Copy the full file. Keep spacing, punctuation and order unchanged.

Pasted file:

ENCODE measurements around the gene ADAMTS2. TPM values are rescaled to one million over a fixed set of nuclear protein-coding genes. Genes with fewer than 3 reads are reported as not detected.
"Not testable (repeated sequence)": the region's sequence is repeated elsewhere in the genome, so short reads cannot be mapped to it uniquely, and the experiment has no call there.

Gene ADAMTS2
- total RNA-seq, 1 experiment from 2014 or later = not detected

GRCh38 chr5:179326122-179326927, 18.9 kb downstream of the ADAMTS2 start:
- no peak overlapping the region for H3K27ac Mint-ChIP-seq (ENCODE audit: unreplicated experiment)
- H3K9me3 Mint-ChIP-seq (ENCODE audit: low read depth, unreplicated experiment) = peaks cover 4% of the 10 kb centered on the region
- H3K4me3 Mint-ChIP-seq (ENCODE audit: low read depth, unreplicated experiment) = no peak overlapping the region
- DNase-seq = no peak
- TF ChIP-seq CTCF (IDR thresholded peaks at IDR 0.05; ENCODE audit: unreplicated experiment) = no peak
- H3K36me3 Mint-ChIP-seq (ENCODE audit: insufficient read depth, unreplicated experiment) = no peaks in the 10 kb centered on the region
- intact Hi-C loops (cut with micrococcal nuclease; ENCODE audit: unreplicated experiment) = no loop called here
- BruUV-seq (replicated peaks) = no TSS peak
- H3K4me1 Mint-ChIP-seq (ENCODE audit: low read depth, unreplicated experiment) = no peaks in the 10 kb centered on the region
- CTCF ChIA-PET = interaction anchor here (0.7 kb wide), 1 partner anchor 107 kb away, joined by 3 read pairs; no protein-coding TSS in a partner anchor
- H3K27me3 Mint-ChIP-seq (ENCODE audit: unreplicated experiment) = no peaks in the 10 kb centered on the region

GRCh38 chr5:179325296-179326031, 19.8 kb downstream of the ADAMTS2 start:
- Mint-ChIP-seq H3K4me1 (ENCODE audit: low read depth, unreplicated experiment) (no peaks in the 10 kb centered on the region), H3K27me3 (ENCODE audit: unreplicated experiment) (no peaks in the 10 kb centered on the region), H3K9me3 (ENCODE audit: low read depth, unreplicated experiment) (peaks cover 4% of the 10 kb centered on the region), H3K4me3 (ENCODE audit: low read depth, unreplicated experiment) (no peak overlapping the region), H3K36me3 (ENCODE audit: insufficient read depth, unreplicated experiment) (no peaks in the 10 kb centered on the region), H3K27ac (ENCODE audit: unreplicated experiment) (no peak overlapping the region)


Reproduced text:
ENCODE measurements around the gene ADAMTS2. TPM values are rescaled to one million over a fixed set of nuclear protein-coding genes. Genes with fewer than 3 reads are reported as not detected.
"Not testable (repeated sequence)": the region's sequence is repeated elsewhere in the genome, so short reads cannot be mapped to it uniquely, and the experiment has no call there.

Gene ADAMTS2
- total RNA-seq, 1 experiment from 2014 or later = not detected

GRCh38 chr5:179326122-179326927, 18.9 kb downstream of the ADAMTS2 start:
- no peak overlapping the region for H3K27ac Mint-ChIP-seq (ENCODE audit: unreplicated experiment)
- H3K9me3 Mint-ChIP-seq (ENCODE audit: low read depth, unreplicated experiment) = peaks cover 4% of the 10 kb centered on the region
- H3K4me3 Mint-ChIP-seq (ENCODE audit: low read depth, unreplicated experiment) = no peak overlapping the region
- DNase-seq = no peak
- TF ChIP-seq CTCF (IDR thresholded peaks at IDR 0.05; ENCODE audit: unreplicated experiment) = no peak
- H3K36me3 Mint-ChIP-seq (ENCODE audit: insufficient read depth, unreplicated experiment) = no peaks in the 10 kb centered on the region
- intact Hi-C loops (cut with micrococcal nuclease; ENCODE audit: unreplicated experiment) = no loop called here
- BruUV-seq (replicated peaks) = no TSS peak
- H3K4me1 Mint-ChIP-seq (ENCODE audit: low read depth, unreplicated experiment) = no peaks in the 10 kb centered on the region
- CTCF ChIA-PET = interaction anchor here (0.7 kb wide), 1 partner anchor 107 kb away, joined by 3 read pairs; no protein-coding TSS in a partner anchor
- H3K27me3 Mint-ChIP-seq (ENCODE audit: unreplicated experiment) = no peaks in the 10 kb centered on the region

GRCh38 chr5:179325296-179326031, 19.8 kb downstream of the ADAMTS2 start:
- Mint-ChIP-seq H3K4me1 (ENCODE audit: low read depth, unreplicated experiment) (no peaks in the 10 kb centered on the region), H3K27me3 (ENCODE audit: unreplicated experiment) (no peaks in the 10 kb centered on the region), H3K9me3 (ENCODE audit: low read depth, unreplicated experiment) (peaks cover 4% of the 10 kb centered on the region), H3K4me3 (ENCODE audit: low read depth, unreplicated experiment) (no peak overlapping the region), H3K36me3 (ENCODE audit: insufficient read depth, unreplicated experiment) (no peaks in the 10 kb centered on the region), H3K27ac (ENCODE audit: unreplicated experiment) (no peak overlapping the region)